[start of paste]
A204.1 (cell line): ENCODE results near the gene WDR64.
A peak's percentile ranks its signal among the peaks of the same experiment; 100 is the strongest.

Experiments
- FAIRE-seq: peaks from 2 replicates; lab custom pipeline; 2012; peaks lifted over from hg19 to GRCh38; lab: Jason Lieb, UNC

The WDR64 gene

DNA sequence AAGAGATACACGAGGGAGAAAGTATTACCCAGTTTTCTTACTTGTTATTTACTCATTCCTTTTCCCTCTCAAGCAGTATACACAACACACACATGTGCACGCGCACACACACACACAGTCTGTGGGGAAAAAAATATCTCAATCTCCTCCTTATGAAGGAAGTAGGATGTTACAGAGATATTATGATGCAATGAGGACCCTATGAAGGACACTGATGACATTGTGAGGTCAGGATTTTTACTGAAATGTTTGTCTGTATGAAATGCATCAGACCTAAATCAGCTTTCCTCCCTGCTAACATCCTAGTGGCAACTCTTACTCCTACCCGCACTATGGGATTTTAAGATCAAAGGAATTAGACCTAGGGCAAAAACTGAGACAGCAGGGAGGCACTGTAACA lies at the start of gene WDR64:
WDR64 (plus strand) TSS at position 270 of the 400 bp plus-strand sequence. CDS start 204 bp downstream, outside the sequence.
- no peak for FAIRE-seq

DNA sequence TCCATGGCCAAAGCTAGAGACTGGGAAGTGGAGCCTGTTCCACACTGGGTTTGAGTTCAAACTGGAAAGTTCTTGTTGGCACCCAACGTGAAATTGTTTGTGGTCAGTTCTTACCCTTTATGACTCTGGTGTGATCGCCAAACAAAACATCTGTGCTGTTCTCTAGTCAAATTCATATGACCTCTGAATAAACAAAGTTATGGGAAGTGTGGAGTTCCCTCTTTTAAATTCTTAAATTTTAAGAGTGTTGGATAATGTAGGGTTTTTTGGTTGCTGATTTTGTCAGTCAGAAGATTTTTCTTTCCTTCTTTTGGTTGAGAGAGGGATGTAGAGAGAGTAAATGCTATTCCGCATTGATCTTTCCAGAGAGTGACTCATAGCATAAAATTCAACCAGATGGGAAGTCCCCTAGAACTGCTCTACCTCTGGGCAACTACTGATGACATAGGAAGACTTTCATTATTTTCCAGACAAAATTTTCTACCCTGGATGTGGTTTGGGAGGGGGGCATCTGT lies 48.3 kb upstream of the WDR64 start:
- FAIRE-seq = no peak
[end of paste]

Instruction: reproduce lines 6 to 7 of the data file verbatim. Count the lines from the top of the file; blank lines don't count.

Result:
DNA sequence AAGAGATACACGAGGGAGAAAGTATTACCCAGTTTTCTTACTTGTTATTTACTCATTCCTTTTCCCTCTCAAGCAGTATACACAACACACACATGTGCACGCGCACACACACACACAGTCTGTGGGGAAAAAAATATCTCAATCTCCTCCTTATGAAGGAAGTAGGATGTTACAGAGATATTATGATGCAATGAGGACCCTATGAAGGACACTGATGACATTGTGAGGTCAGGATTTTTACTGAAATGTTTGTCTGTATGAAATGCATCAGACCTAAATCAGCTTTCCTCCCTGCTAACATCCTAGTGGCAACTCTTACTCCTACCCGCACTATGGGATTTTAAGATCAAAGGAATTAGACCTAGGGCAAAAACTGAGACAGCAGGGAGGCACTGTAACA lies at the start of gene WDR64:
WDR64 (plus strand) TSS at position 270 of the 400 bp plus-strand sequence. CDS start 204 bp downstream, outside the sequence.